Electricity must be treated with respect. The fact that you can’t see electricity makes it more dangerous, so it’s important to keep a few simple safety tips in mind when you are working with electrical appliances around the home.
- Switch off an appliance before you unplug.
- Care for your cords – replace any frayed or brittle cords.
- Treat a tingle as a signal – immediately switch off at the outlet and unplug the appliance.
- Watch out for wires – always stand well clear, warn others and us immediately if you spot a fallen electrical wire.
- Liquids and electricity don’t mix – never take portable appliances like radios, heaters, phones and hair dryers into the shower or bath and don’t spray cleaners and solvents on switches or sockets.
Keeping children safe
We suggest that parents teach their children to keep well away from power lines and from trees growing close to power lines. Children should also be able to recognise the normal electrical warning notices and know to keep away.
Take special care around electricity outdoors. Whether you are working or playing near it, or using electrical equipment, it is important to be aware of the dangers. Make sure you maintain safe clearances when working on ladders and check for underground wires before you dig.
Before you do any work near power lines or underground cables, arrange with your electricity retailer to identify any problems or disconnect the supply. This work might be painting your house, trimming trees, cleaning guttering, replacing spouting or roofing, repairing chimneys or excavating a property.
Never touch overhead power lines, underground cables, or the bare conductors that connect them to the house, as this could be fatal.
Outdoor safety tips
- Never build or store material under power wires, and so reduce the clearance height. Remember that children are fond of climbing, and wires look tempting.
- Keep in mind the clearance requirements when undertaking house extensions and renovations, such as installing new windows or building a deck.
- Watch that ladder! When carrying an aluminium ladder, long lengths of pipe, or any metal object, keep them as horizontal as possible. Take particular care when passing under overhead wires. Always check where overhead power lines are located before using a metal ladder, and avoid contact. Anyone touching a ladder when it is touching a power line could be electrocuted. Wind, uneven ground, or reaching to the side while on a ladder could cause it to shift position and come into contact with an overhead power line.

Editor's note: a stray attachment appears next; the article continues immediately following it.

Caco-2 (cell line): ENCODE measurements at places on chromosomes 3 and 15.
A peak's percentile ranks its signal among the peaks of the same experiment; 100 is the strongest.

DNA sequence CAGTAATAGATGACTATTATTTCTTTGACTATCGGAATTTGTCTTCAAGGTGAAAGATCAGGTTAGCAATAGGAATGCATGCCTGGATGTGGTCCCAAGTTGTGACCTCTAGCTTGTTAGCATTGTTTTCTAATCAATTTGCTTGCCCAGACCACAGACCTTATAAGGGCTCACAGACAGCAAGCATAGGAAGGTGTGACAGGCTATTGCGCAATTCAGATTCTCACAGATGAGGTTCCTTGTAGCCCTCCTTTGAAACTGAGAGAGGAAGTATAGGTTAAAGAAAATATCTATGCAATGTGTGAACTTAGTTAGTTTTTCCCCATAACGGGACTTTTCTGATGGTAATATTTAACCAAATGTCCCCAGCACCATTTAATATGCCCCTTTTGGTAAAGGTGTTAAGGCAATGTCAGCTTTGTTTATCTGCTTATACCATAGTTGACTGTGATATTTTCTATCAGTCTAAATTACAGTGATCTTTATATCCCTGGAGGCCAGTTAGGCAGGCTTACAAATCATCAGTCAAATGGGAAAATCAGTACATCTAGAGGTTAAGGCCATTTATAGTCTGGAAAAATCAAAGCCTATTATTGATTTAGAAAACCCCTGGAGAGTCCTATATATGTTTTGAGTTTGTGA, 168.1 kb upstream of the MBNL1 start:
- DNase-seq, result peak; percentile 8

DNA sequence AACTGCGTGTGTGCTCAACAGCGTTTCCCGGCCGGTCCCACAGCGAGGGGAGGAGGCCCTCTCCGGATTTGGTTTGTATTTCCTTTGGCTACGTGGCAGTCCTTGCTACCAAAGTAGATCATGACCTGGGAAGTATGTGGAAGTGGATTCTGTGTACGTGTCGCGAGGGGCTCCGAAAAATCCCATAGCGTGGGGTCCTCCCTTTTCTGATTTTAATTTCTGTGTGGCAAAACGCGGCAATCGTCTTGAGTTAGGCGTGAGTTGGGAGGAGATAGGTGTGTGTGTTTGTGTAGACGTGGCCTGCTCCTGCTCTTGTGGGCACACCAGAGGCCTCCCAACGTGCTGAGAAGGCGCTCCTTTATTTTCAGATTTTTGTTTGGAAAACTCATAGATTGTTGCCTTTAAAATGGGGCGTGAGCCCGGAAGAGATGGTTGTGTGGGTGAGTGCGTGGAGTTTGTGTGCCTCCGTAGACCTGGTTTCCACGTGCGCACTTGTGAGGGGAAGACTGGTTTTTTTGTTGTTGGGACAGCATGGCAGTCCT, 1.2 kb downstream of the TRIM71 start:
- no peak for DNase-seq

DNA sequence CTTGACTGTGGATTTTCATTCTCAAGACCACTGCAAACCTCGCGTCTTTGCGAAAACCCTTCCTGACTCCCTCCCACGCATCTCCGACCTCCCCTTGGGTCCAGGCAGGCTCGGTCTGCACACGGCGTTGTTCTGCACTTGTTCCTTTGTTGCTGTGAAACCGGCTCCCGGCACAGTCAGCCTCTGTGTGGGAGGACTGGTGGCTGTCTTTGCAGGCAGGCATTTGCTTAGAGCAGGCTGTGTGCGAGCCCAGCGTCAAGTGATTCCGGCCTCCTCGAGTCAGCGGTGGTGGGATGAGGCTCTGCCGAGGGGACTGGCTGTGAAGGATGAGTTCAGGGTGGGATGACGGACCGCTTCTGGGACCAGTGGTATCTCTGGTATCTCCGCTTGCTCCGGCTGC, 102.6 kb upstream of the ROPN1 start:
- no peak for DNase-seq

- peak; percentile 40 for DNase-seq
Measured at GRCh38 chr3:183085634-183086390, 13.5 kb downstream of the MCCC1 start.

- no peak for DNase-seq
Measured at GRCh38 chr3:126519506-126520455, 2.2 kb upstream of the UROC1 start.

- Before starting work on a roof, make sure no aerial lines pass overhead. If they do, arrange with your electricity retailer to have them protected, or isolated before starting work.
- Teach your children never to climb up power poles or pylons or near wires.
- A power line that has fallen to the ground should be treated as live – contact your electricity supplier immediately. Do not touch the line, and warn your family members and neighbours.
Do It Yourself (DIY) home electrical work
Undertaking DIY electrical work in your home can save money but not knowing what you are doing can cost someone their life.
The law does allow homeowners to do certain electrical work if they comply with set standards. But, unless you know what you are doing, we advise that you use a licensed electrician. Installing your own wiring or fixing appliances is not as simple as it may seem, and puts you at risk of electric shock or causing a fire. Also, if you sell the house or appliance at a later date, you may be liable under law for any consequence of your workmanship.
We recommend that for all wiring and appliance repair work, you use an electrician who is a member of the New Zealand Electrical Contractors’ Association (ECANZ) and can provide you with an electrical safety certificate.
If you do decide to undertake the work yourself, make sure that you comply with the following national standards.
- NZECP:50 Repair of Domestic Electrical Equipment
- NZECP:51 Electrical Wiring Work in Domestic Premises
You should also comply with the following safety precautions:
- make sure the power is turned off
- carry out proper safety tests
- do not connect the wiring yourself – this must be done by an electrical inspector
- do not work on mains or main switchboards – a licensed electrician must do this
Heading out boating?
Boating is a popular activity in Southland and Otago, it is really important when towing a boat to be aware of powerlines.
Make sure that you know the height of your aerials and masts above land when towing, and above water when sailing.
Check any land routes, launching and sailing areas for power lines or warning signs that describe where power lines or cables may be present.
Take action to avoid higher parts of your boat intruding into an unsafe distance from overhead lines and always heed the information on signs where these are displayed.
Remember, high voltage electricity can jump to your mast or aerial if they get near enough to a power line which can result in serious burns or death for you or those nearby.
If a boat mast has brought down the power lines around a car, the safest way to avoid electric shock is for occupants to stay in the car until help arrives.
They should only try to get away from the car if another urgent matter, such as a fire in the car, forces them to evacuate.
Click on these links to find out more:
- Electricity Regulations 1997
- Electricity Act 1992
- New Zealand Electrical Codes of Practice
- The Electricity (Hazards from Trees) Regulations 2003
For more information on using electricity safely, visit the Energy Safety Service’s website at www.ess.govt.nz